Boat Equipment: What Ought to be Standard
Hard to believe that at one time seat belts were optional equipment in automobiles. Much as I am loathe to make comparisons between cars and boats—they are more different than alike—it sure seems to apply in this case. And no, I am not about to not recommend seat belts in boats.
However, it’s not difficult to imagine someone at some car company way back when in a meeting about seat belts—most likely Volvo—saying something like, “You know, that ought to be standard.”
As many options lists as I pore over in the process of covering the runabout and tow boat markets for Boats.com, I keep arriving at a similar sentiment regarding a few pieces of equipment that really ought to be standard. Really.
Let’s start with a depthfinder. Every boater needs to know how deep the water is. Every one of them. So why is a depthfinder optional on so many models? If boatbuilders would offer them, maybe they wouldn’t see so many “claims” about hulls “delaminating” or face so many destroyed sterndrive lower units. If I were a conspiracy theorist, I could imagine that excluding a depthfinder is actually a way to develop repair business for their dealers. So let’s not even go there, if it’s not too late.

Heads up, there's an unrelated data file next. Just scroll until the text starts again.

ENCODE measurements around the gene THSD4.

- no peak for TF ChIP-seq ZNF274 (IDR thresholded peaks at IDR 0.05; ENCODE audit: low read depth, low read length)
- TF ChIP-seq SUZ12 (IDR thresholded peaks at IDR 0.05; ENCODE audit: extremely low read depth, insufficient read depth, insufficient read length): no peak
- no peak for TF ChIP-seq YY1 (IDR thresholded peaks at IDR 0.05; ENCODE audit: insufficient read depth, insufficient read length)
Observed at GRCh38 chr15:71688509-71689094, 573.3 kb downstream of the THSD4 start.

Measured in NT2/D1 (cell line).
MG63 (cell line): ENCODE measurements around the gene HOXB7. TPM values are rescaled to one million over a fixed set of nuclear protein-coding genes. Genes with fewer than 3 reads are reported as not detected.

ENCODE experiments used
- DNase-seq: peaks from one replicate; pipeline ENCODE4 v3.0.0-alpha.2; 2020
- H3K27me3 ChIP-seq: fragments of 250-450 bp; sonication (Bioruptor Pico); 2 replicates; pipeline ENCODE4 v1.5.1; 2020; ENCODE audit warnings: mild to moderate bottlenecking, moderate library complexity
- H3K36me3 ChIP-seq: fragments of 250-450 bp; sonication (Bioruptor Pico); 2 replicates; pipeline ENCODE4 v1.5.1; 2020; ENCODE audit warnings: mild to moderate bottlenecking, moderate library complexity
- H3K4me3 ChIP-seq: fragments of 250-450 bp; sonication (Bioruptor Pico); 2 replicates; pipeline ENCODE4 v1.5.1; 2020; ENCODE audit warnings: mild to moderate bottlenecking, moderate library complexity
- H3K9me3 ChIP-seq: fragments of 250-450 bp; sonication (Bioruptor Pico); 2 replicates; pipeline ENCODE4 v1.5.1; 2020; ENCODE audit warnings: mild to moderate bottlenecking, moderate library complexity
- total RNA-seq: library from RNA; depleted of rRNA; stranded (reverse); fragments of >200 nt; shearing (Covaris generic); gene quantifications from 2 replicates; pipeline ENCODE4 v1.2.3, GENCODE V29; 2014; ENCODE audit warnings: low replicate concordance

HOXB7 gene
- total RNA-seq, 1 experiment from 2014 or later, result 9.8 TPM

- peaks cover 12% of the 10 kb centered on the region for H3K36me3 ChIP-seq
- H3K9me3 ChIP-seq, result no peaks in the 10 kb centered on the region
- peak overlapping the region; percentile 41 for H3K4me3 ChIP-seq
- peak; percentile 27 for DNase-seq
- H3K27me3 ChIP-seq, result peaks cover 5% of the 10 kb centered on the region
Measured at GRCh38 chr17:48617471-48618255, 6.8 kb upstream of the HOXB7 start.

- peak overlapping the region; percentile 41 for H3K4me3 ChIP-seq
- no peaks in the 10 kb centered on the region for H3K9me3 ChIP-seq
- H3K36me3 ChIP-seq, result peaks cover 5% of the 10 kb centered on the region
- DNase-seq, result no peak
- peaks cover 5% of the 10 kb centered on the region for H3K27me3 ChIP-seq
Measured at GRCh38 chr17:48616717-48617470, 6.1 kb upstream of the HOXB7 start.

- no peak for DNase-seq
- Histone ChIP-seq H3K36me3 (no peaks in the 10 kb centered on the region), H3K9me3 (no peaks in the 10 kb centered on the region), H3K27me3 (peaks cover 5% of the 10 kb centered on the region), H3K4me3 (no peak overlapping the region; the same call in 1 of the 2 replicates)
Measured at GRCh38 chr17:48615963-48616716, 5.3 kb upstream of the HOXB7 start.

Other items I see all too often on options lists are canvas covers and bimini tops. Why? Every boat needs a cover, regardless of where it’s stored, and because the majority of your boating takes place during summer days, it just makes sense that a bimini should come standard. I can remember going boating when I lived in Florida, and with no bimini top, the summer sun is just brutal. Same goes for all those times I was out on the Colorado River. The sun is so merciless that a bimini is a must — but for some reason it costs extra on so many models.
I also think a bow filler cushion and a removable dinette table should come standard on all runabouts and tow boats. If it’s not immediately clear why these items should be standard, I’ll tell you: They’re the kind of features you don’t realize you must have until you have used them at least once. For example, the first time you put the bow filler cushion in place, it’s likely you’ll never remove it. The “playpen” it creates is not only utilitarian, but it also makes it more fun to ride up front.
Likewise, the dinette table is something you may not realize you need until you use it. Think about it this way: You bring fold-out tables to your tailgate parties at the stadium, right? So why wouldn’t you need one for serving lunch or a snack during a day on the water? Laptop eating is uncomfortable and messy on a small boat.
Of course, I don’t think any of these items are as important as safety belts in a car. But they go a long way in rewarding entry-level buyers with features they might not realize they need. Preventing new boaters from damaging their boats and helping them maintain and enjoy them represents the kind of forethought that turns novices into lifelong boaters, and you can’t put a price tag on that.